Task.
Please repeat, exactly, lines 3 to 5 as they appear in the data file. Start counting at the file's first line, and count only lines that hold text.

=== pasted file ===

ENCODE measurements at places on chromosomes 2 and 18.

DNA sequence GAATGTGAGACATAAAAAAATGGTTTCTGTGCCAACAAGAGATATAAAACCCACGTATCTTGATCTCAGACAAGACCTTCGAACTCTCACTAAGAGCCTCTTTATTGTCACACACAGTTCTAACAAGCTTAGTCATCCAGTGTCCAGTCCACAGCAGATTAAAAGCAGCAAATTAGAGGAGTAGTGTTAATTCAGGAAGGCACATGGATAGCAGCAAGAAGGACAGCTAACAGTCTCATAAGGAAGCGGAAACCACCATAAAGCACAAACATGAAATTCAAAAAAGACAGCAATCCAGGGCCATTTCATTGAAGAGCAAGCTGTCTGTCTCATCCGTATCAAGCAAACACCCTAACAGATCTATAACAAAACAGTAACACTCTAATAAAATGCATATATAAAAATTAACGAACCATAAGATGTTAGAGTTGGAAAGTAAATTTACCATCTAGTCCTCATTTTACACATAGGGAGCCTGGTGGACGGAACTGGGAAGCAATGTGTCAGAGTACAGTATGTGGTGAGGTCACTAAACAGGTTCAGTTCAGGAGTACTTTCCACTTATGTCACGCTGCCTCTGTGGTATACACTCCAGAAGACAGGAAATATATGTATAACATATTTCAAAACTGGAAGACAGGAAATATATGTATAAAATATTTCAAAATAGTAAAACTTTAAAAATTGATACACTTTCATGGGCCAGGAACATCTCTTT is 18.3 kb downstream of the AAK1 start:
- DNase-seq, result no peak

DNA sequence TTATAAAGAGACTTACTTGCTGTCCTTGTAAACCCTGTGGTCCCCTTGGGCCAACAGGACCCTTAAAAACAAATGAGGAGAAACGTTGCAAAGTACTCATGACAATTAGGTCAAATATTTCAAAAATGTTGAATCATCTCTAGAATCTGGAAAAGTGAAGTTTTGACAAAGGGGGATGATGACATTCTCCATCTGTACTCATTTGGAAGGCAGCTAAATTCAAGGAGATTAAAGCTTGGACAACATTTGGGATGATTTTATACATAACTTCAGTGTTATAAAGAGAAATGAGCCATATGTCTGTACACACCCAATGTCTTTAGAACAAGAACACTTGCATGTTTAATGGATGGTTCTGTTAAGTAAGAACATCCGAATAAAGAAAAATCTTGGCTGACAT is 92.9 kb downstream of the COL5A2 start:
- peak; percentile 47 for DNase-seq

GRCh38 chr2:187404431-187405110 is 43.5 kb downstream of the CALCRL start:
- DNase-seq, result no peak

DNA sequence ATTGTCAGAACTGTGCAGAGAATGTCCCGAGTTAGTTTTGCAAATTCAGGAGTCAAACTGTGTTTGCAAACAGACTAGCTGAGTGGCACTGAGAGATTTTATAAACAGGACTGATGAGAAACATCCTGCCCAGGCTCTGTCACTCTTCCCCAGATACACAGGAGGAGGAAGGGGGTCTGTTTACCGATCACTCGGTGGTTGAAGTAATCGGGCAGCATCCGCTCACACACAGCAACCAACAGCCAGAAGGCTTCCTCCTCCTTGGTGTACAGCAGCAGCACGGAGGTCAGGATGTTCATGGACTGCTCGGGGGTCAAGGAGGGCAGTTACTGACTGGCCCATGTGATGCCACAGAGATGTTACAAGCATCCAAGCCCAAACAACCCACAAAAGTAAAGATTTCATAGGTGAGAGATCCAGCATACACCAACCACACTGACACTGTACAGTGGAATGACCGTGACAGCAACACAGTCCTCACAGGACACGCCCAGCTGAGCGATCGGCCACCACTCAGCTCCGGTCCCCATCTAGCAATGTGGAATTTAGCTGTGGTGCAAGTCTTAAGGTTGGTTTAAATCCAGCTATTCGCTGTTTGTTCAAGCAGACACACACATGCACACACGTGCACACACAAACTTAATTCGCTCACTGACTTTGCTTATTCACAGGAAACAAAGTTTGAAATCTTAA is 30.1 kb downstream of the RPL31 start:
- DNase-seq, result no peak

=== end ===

- DNase-seq, result no peak

DNA sequence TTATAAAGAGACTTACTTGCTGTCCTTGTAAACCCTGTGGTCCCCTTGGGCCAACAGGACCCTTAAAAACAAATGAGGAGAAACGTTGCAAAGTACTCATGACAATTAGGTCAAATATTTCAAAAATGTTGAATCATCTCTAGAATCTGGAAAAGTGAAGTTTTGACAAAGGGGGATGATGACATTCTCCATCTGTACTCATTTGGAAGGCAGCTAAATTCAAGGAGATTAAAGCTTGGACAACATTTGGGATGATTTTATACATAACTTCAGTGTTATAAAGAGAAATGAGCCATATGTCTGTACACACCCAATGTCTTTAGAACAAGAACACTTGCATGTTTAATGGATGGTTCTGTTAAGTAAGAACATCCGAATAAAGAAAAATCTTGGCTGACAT is 92.9 kb downstream of the COL5A2 start:
- peak; percentile 47 for DNase-seq